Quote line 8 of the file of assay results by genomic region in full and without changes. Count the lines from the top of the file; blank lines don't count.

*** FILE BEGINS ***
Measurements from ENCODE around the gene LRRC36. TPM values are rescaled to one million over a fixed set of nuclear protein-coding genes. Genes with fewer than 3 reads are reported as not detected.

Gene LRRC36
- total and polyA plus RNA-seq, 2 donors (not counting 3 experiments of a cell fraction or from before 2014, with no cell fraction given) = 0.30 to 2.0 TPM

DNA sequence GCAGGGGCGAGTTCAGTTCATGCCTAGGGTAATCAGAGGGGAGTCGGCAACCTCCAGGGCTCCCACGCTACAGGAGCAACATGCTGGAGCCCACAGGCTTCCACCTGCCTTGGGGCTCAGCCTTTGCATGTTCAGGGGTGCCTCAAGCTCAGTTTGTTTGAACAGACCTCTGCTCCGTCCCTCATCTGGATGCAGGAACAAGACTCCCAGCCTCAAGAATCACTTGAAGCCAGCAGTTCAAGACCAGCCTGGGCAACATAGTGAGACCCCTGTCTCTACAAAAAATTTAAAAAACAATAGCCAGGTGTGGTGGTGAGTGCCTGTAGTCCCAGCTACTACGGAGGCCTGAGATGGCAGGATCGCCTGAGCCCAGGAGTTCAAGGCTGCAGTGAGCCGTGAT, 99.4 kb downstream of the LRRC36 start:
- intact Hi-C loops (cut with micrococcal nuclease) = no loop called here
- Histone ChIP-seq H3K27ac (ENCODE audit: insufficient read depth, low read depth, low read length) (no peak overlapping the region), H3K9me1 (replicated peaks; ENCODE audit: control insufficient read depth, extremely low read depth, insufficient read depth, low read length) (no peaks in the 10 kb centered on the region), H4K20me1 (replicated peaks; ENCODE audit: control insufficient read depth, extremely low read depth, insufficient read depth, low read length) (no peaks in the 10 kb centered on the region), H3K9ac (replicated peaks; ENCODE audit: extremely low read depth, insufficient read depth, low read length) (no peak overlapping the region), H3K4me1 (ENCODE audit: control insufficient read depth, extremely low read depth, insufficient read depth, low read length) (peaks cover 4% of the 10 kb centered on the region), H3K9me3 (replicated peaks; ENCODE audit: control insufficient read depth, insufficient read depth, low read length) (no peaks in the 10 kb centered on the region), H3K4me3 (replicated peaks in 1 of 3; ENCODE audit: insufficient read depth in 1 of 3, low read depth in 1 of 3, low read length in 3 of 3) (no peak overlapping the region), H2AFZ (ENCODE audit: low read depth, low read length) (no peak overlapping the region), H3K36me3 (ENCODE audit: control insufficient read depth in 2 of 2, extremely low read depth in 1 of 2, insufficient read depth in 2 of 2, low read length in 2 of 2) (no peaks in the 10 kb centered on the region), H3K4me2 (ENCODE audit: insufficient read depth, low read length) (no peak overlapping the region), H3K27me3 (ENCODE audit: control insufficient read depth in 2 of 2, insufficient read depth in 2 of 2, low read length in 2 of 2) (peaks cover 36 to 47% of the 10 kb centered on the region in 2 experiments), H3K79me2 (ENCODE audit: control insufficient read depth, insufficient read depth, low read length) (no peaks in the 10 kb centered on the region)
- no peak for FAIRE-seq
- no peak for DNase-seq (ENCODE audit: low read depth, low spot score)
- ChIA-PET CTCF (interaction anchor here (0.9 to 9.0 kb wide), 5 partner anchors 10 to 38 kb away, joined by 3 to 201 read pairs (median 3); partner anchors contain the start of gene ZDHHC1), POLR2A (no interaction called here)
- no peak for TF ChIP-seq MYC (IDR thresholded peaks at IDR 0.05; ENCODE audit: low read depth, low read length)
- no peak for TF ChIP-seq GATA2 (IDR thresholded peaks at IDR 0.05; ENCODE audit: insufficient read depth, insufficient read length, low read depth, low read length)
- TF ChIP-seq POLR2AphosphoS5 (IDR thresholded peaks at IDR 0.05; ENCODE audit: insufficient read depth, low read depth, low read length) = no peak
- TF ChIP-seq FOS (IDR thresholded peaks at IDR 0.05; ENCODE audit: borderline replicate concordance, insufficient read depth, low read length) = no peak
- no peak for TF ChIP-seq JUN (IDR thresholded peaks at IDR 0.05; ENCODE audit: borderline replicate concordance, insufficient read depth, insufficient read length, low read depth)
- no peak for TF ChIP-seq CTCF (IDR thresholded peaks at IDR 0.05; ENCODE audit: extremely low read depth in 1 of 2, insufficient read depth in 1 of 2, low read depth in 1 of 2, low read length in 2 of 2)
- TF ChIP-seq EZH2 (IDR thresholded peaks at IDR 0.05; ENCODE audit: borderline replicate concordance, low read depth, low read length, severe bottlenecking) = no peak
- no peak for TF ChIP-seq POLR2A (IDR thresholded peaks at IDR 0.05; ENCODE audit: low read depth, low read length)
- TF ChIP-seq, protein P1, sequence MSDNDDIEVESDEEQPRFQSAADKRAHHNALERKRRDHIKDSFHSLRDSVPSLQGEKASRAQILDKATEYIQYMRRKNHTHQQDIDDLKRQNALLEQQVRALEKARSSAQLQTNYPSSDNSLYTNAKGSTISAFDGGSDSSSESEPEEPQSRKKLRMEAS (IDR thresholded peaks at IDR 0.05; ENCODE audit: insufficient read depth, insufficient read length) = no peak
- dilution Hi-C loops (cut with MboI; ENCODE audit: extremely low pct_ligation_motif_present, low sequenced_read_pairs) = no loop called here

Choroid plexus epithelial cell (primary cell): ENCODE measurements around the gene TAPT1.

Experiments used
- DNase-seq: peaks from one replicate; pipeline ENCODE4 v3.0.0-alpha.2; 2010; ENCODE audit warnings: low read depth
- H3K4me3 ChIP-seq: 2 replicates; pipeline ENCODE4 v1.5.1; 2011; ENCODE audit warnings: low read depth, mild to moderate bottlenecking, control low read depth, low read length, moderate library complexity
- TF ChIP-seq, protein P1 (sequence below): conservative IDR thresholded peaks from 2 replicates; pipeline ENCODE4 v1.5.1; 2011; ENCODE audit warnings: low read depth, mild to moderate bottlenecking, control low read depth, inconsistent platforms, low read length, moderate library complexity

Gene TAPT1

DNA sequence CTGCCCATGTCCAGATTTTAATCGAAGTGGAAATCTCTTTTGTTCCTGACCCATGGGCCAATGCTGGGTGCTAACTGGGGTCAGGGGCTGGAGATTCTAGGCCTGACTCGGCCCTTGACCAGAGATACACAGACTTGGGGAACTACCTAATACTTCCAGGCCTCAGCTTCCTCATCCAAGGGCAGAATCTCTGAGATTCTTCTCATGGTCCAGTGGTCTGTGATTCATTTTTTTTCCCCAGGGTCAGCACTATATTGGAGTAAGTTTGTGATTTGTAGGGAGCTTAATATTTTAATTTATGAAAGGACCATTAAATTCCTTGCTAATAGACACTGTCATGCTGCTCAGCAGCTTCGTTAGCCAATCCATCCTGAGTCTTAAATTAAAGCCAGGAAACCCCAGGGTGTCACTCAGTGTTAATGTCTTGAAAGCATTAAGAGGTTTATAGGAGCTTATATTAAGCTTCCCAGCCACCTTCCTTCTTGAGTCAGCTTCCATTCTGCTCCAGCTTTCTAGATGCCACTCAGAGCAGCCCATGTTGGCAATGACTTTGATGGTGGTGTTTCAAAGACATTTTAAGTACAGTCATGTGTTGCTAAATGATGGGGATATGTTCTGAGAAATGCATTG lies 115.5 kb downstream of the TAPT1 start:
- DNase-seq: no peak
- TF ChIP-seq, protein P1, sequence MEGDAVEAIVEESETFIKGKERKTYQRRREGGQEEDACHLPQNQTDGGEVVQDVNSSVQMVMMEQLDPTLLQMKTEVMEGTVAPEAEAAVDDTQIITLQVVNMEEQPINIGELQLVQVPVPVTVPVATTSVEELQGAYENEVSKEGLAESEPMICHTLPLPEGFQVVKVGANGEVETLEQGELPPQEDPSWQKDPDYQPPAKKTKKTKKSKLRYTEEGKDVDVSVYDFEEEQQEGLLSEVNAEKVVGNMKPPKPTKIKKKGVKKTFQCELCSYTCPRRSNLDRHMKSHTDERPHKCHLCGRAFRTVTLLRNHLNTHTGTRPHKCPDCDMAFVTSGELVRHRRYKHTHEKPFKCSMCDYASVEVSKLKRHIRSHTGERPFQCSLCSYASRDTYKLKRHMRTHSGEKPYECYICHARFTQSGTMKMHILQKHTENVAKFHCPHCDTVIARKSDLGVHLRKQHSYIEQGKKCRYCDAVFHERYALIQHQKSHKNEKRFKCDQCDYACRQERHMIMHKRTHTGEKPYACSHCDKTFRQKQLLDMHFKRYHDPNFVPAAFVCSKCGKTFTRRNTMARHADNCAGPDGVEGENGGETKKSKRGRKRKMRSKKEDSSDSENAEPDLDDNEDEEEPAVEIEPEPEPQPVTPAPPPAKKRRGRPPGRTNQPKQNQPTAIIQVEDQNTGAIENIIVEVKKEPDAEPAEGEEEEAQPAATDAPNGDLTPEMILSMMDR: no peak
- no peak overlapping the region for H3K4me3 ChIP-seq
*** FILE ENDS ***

- no peak for DNase-seq (ENCODE audit: low read depth, low spot score)